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Book description

If the laws of nature are fine-tuned for life, can we infer other universes with different laws? How could we even test such a theory without empirical access to those distant places? Can we believe in the multiverse of the Everett interpretation of quantum theory or in the reality of other possible worlds, as advocated by philosopher David Lewis? At the intersection of physics and philosophy of science, this book outlines the philosophical challenge to theoretical physics in a measured, well-grounded manner. The origin of multiverse theories are explored within the context of the fine-tuning problem and a systematic comparison between the various different multiverse models are included. Cosmologists, high energy physicists, and philosophers including graduate students and researchers will find a systematic exploration of such questions in this important book.


‘In recent years multiverse theories have attracted a great deal of attention among physicists, promising simple resolutions to fundamental long-standing problems. Philosopher of science Simon Friederich provides here a valuable, careful examination of these claims and their relation to testable science. The problems posed by the advent of such theories that arguably cannot be shown to be wrong seem to be here to stay. Friederich's comprehensive and even-handed account of all sides of the question of where we are now with this new sort of science has an important role to play.’

Peter Woit - Columbia University

‘Friederich offers an excellent even-handed philosophical discussion of multiverse theories. By providing the first single-authored philosophical book on the topic, he moves multiverse issues towards the center of contemporary philosophy of physics and demonstrates that physical thinking about the multiverse may profit from philosophical considerations. The book will be of profound interest both for philosophers and physicists.’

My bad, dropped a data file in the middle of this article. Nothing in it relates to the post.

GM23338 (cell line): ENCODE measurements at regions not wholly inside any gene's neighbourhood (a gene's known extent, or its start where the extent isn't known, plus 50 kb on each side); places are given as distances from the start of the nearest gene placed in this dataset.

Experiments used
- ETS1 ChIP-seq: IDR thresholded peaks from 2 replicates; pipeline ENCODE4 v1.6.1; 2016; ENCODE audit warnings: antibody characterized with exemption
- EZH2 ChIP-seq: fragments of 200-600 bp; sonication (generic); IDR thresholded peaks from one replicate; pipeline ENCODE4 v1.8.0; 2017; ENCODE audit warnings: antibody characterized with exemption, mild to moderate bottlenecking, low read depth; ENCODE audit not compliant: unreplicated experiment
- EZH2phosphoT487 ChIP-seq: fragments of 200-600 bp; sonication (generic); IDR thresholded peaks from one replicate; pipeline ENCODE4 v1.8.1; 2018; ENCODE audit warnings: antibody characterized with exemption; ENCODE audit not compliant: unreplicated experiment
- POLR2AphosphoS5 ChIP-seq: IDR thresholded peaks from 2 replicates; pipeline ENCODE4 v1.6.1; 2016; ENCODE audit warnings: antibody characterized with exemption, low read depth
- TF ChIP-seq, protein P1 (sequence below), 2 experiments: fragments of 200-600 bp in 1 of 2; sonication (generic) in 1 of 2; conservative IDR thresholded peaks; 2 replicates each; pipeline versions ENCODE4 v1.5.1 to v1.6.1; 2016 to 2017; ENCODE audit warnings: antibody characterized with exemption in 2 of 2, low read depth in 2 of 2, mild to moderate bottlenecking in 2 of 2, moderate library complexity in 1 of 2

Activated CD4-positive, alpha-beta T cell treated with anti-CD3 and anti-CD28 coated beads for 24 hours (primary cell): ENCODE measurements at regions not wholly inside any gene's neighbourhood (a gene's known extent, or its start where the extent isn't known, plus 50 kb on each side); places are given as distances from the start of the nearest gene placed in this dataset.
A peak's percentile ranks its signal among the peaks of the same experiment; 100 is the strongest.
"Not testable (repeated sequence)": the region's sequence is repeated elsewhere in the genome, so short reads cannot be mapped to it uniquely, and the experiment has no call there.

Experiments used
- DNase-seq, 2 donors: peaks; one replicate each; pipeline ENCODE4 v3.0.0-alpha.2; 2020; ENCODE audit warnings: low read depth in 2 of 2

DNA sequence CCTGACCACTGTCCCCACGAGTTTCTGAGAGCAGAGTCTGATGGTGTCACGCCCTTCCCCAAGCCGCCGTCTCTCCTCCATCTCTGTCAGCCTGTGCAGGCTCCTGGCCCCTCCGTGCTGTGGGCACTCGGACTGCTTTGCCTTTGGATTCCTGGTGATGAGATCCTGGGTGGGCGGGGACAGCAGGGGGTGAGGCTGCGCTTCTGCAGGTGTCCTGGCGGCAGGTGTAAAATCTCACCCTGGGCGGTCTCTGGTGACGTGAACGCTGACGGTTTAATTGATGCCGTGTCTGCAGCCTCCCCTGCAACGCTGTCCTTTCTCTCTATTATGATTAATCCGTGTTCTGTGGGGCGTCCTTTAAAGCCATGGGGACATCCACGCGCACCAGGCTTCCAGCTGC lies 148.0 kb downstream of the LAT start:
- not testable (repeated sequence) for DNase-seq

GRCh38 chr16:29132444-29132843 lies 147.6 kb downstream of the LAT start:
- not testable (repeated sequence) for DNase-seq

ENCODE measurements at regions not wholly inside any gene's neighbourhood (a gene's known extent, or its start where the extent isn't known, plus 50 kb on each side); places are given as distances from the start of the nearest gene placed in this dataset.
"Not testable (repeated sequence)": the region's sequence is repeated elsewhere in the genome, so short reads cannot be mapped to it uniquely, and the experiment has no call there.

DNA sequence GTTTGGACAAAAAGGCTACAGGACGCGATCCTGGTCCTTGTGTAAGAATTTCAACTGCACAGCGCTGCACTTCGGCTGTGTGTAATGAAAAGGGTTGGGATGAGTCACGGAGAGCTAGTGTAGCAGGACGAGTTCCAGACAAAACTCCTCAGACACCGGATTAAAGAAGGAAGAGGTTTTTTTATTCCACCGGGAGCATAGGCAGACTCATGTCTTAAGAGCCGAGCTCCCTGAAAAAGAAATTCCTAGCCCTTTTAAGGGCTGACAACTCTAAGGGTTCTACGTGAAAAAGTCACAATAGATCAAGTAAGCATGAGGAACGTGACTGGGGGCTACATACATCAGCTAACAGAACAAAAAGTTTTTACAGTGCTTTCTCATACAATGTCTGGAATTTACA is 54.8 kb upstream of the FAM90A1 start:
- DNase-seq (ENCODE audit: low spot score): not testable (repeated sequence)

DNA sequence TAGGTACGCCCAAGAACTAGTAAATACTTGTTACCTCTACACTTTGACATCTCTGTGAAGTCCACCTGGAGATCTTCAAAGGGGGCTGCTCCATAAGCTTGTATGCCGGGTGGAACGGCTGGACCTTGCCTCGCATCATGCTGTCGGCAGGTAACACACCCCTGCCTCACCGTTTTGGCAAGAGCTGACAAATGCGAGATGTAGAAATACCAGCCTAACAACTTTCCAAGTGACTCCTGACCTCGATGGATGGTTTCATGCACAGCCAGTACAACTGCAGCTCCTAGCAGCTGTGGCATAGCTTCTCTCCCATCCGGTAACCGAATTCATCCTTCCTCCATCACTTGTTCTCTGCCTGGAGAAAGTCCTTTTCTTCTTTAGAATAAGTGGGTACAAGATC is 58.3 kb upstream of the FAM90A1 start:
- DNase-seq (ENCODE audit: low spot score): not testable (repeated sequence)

Richard Dawid - Stockholm University

‘For those who are sceptical or agnostic about a multiverse, this book brings many interesting questions to light, and it certainly issues challenges to the enthusiast. Physicist readers may find the philosophical approach … demanding at times, but the writing is very clear on the whole, with a pleasant style, and Friederich maintains a balanced position among the many different points of view that he addresses … I would certainly recommend this ground-breaking book for any reader who is interested in cosmology.’

Peter J. Bussey Source: Contemporary Physics

‘The book is well written. I recommend it highly.’

Phillip Helbig Source: The Observatory magazine

'Friederich (Univ. of Groningen) explores the latter concept in this book, paying particular attention to the meaning of probability as it applies to the possible values of the fundamental constants, the concept of fine-tuning, and the testability of multiverse theories.'

A. Spero Source: Association of American Publishers

‘This book is one of the best introductions to the significance of this topic for theology today. The exhaustive bibliography of science, philosophy,history, epistemology, and mathematics at the end of the volume is, by itself, worth the price of this book.'

Nick Overduin Source: Calvin Theological Journal

‘… Friederich makes a significant up-to-date contribution to the ongoing de-bate surrounding the possible existence of a multiverse, a gigantic, usually infinite, collection of universes. He professes to do so as an unbiased philosopher with no axe to grind, and his treatment does indeed seem a very fair assessment of different sides of the debate.’

Rodney Holder Source: Science and Christian Belief

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